Daniele Mandelli

What about the dust and debris thrown into the atmosphere and blocking out sunlight? And the ensuing Tsunamis if it hits water?

It might not be the end of the world but would certainly be the end for tens of millions.

Mr Bell

It could lead to a new ice age, severe climate change, crop and harvest failures and in short knock human civilisation back to the middle ages. Such would be the impact of a strike from an asteroid of that size.

Steve R

On the plus side said dust and debris in the atmosphere would cancel out global warming. Turning a frown upside down?


Add couple of zeros and then wipe off the same or higher again through starvation and disease. People forget the horsemen tend to ride together.

Evan P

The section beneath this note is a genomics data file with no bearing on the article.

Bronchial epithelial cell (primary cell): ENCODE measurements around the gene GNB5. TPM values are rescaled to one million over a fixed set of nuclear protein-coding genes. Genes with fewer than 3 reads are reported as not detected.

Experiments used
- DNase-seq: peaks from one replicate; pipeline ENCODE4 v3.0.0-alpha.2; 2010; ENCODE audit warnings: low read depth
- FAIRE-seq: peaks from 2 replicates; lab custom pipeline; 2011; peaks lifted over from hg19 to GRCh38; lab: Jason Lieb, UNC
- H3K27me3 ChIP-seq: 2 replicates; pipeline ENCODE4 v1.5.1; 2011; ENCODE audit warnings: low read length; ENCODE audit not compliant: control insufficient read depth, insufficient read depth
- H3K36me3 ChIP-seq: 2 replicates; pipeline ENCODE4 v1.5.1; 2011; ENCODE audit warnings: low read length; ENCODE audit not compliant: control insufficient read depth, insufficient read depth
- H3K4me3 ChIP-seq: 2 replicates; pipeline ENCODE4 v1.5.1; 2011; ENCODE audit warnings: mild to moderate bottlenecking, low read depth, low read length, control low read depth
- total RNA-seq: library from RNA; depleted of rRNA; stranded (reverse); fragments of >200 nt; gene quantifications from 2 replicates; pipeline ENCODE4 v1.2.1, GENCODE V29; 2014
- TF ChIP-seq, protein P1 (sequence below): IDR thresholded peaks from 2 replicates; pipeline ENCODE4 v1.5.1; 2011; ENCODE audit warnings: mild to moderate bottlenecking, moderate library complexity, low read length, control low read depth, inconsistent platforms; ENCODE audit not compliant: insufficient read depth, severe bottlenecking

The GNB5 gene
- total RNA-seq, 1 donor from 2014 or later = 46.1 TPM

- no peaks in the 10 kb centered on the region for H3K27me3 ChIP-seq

It’s not big enough to cause a mass extinction, although I’m not saying that it would be a pleasant experience either. Without going into the geology too much, so much of the effect depends on what rock the asteroid or comet hits. Part of the reason the dinosaurs went extinct is because the impactor hit a gypsum deposit which vapourised releasing huge amount of SO4 into the atmosphere. The resulting sulfate aerosols have a significant cooling effect. If that happened now crop failures would be inevitable, then you get civil unrest etc. On the other hand it could be relatively… Read more »


I’ve read before that NASA seems to be fudging the figures with regard to its near earth asteroid monitoring and some serious people believe that they’re either incompetent or hiding something.



I vote for incompetence, this is the organisation that tried to land an unimaginably expensive probe inside a planet after confusing metric and imperial units ( who even uses imperial units in anything related to scientific measurements).